Just as the first fatal crash in a Tesla with the Autopilot activated came to light last week, we revealed that the automaker is planning to release its software version 8.0. Tesla refers to the update as the most important to its touchscreen since the launch of the Model S in 2012, but it will also feature significant improvements to the Autopilot.
While Tesla has obviously been working on the update before the highly publicized crash, which happened in May, the timing is still interesting as Tesla’s semi-autonomous system is now subject to more scrutiny than ever before.
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The new 8.0 update, which is currently being tested with a select few Tesla owners and should be pushed to the fleet in the next few weeks, will allow for improvements in the general Autopilot experience in traffic, but more significantly, it will introduce automatic off-ramp in exits on the highway.
When Elon Musk first introduced the Autopilot, he made it clear that hardware limitations will not allow for a fully self-driving system, it will have to wait for the Autopilot 2.0 (more on that soon on Electrek), but he said that the system will enable self-steering on highways and self-driving at low-speed in parking situations, like with the Summon feature.
As evidenced by the tragic reminder that came in the form of the fatal accident revealed last week, the system needs to be monitored at all time and the driver needs to be ready to take control, but yet the Autopilot was presented as enabling driving on the highway “ramp to ramp” without having to touch the steering wheel (to correct the trajectory – Tesla still recommends keeping your hands on the wheel).
The v8.0 update will truly enable this vision by allowing off-ramp exit through activating the turn signal – much like the automatic lane change under the current version of Autosteer.
A common problem with the early version of the Autopilot was that it had a tendency to try to take exits on the highway when it wasn’t supposed to. After just a few weeks, Model S owners fed the Autopilot’s collective network intelligence with enough information that it was able to largely eliminate the issue.
The Autopilot learns from all the vehicles equipped with the hardware in Tesla’s fleet (~80,000 vehicles) by building high precision maps, which it refines with every passing of a vehicle, and then downloads the map sections aligned with the vehicle’s GPS to help the vehicle’s own Autopilot system navigating the location in real-time with cross-checks from the vehicle’s sensors, primarily its front-facing camera and radar.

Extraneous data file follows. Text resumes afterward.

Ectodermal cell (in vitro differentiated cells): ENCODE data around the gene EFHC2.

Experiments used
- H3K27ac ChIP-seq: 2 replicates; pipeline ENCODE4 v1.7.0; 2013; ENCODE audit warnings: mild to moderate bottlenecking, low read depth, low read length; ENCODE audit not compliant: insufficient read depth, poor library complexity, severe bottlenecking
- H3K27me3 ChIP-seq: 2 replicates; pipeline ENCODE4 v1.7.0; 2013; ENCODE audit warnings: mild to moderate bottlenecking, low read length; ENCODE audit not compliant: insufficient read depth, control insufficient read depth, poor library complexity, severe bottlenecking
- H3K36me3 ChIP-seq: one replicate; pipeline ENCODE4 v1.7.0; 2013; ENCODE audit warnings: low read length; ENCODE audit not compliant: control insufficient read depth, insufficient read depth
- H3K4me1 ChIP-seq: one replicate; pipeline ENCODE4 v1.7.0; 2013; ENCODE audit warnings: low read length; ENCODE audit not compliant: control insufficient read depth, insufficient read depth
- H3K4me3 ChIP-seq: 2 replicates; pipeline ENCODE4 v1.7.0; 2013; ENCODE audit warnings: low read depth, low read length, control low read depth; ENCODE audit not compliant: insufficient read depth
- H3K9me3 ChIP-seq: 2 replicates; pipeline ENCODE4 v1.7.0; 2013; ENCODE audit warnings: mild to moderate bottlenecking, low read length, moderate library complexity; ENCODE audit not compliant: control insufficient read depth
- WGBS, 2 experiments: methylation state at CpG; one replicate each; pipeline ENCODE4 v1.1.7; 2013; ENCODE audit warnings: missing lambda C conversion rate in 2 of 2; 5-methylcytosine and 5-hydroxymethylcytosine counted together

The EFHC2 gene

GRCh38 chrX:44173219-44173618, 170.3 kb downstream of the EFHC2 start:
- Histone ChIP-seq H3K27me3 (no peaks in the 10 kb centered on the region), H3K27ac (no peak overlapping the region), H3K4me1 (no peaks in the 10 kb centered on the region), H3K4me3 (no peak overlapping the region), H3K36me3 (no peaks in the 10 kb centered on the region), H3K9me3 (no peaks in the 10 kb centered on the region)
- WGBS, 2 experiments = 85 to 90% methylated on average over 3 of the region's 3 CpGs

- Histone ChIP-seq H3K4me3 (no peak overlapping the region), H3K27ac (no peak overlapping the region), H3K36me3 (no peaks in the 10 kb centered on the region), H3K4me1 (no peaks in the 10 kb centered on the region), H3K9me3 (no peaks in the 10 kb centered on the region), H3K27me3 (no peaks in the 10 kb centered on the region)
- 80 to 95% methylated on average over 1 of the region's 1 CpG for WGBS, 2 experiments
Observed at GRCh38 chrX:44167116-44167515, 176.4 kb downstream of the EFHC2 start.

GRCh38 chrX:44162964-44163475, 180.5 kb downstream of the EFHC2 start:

The more the fleet travels, the better the Autopilot will get.
With the 8.0 release and the addition of automatic off-ramp exit, the Autopilot will be getting a lot closer to the vision Elon Musk described for the first generation of the system. While there will certainly still be room for refining the system, it’s difficult to imagine many new features being implemented at this point.
This is where Autopilot 2.0 comes in. A new sensor suite on which Tesla can release more advanced autonomous and semi-autonomous features built on the architecture developed through the current Autopilot program.
At this point, Tesla collected about a billion miles of data with its vehicles equipped with Autopilot hardware and around 130 million directly using Autopilot (Tesla said 780M miles of data, 100M miles driven last month). The data will become increasingly useful if it can be cross-checked in real-time with more sensors, which could in turn potentially increase the level of safety by a significant amount.
For more details on the 8.0 update, you can read our full exclusive report from last week: Exclusive on Tesla 8.0 update: new Autopilot features, biggest UI refresh since launch and much more
Featured Image: A member of the media test drives a Tesla Motors Inc. Model S car equipped with Autopilot in Palo Alto, California, U.S., on Wednesday, Oct. 14, 2015. Tesla Motors Inc. Photographer: David Paul Morris/Bloomberg